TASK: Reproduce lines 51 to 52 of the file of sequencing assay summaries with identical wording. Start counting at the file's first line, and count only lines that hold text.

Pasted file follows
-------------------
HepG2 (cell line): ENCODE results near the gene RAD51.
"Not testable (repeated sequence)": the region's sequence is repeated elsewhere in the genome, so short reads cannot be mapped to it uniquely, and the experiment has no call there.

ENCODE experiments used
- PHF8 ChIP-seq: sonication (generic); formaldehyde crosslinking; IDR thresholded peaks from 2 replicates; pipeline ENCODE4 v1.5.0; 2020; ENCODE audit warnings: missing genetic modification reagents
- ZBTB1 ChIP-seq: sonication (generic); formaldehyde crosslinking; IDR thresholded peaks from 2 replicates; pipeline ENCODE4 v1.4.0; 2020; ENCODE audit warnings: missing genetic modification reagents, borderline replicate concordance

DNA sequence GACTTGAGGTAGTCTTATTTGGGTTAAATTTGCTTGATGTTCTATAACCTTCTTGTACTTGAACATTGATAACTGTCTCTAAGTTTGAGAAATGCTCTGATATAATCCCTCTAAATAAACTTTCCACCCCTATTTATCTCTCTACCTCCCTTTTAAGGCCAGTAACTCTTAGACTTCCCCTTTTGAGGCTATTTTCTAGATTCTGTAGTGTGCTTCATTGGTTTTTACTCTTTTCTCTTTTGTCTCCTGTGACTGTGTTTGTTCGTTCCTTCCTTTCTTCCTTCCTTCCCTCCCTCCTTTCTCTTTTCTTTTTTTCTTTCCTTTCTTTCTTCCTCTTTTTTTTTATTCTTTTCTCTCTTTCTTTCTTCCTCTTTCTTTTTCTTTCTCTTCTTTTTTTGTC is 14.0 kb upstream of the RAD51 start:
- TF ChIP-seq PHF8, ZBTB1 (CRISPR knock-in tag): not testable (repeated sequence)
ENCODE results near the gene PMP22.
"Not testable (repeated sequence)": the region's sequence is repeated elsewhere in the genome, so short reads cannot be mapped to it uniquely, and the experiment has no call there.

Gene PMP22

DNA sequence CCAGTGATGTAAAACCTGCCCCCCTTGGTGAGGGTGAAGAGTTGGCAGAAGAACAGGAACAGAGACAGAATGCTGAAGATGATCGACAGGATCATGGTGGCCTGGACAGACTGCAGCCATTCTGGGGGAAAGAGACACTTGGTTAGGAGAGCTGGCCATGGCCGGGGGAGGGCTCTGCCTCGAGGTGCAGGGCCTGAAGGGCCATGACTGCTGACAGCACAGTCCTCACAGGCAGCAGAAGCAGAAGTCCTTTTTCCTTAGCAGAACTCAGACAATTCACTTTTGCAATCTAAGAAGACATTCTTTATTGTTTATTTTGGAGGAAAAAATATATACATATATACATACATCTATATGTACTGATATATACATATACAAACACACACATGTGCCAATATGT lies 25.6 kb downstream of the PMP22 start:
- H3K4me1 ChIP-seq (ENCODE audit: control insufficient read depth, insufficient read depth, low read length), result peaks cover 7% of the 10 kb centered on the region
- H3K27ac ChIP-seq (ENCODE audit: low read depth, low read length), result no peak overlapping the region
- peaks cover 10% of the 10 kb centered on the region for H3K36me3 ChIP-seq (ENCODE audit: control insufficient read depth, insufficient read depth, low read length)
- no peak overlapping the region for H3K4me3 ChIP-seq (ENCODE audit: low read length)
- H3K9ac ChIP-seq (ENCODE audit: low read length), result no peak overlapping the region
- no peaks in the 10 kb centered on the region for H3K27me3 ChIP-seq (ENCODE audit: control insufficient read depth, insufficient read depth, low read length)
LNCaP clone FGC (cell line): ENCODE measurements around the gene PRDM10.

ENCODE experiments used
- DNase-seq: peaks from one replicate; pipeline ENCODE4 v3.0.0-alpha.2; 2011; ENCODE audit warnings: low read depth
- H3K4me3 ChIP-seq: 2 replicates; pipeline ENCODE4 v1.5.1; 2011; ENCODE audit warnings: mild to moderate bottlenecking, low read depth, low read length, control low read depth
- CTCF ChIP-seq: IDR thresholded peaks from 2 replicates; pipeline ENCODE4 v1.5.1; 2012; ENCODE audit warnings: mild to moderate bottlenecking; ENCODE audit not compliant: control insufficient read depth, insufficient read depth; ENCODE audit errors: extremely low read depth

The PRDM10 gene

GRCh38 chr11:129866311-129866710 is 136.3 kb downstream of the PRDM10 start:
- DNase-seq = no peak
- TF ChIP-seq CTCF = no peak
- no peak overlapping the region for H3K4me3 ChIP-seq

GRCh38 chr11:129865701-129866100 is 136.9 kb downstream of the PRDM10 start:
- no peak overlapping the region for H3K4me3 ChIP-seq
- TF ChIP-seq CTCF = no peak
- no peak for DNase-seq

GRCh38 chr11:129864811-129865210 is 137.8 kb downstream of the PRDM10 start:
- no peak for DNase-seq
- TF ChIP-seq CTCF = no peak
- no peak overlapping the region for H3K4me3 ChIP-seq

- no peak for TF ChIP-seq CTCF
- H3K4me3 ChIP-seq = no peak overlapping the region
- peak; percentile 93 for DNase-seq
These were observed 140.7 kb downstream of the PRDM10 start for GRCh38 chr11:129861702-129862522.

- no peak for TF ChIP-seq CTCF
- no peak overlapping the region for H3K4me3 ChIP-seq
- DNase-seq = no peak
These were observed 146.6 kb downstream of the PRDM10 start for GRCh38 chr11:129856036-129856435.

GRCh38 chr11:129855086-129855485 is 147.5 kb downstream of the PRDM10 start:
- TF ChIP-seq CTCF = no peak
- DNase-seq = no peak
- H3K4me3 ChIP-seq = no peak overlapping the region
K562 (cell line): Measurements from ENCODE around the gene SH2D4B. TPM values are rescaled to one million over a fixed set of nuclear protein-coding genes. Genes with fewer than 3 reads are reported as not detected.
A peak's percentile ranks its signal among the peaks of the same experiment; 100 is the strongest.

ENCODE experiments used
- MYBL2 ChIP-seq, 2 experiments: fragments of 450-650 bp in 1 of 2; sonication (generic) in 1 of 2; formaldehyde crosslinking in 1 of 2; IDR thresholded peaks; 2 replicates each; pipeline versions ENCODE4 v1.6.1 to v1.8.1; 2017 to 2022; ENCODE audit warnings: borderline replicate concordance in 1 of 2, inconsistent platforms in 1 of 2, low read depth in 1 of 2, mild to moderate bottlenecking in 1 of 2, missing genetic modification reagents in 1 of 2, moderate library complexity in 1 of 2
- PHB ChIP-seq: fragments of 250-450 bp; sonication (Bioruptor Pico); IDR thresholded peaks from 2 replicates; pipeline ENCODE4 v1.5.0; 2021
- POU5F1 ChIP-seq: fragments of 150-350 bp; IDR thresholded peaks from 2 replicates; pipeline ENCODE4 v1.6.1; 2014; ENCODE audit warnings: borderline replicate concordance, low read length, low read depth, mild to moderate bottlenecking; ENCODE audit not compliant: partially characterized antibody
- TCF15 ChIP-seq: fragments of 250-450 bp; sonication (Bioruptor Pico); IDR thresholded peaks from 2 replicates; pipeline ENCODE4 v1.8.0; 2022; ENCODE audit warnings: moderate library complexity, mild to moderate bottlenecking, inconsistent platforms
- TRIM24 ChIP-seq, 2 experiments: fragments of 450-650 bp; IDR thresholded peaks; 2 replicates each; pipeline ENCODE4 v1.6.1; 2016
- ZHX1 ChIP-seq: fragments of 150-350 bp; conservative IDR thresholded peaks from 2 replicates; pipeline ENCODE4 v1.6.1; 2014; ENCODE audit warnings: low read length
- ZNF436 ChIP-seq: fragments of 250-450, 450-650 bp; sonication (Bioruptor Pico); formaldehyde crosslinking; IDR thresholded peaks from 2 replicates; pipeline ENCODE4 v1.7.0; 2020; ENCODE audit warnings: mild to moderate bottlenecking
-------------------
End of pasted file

- MYBL2 ChIP-seq, 2 experiments: fragments of 450-650 bp in 1 of 2; sonication (generic) in 1 of 2; formaldehyde crosslinking in 1 of 2; IDR thresholded peaks; 2 replicates each; pipeline versions ENCODE4 v1.6.1 to v1.8.1; 2017 to 2022; ENCODE audit warnings: borderline replicate concordance in 1 of 2, inconsistent platforms in 1 of 2, low read depth in 1 of 2, mild to moderate bottlenecking in 1 of 2, missing genetic modification reagents in 1 of 2, moderate library complexity in 1 of 2
- PHB ChIP-seq: fragments of 250-450 bp; sonication (Bioruptor Pico); IDR thresholded peaks from 2 replicates; pipeline ENCODE4 v1.5.0; 2021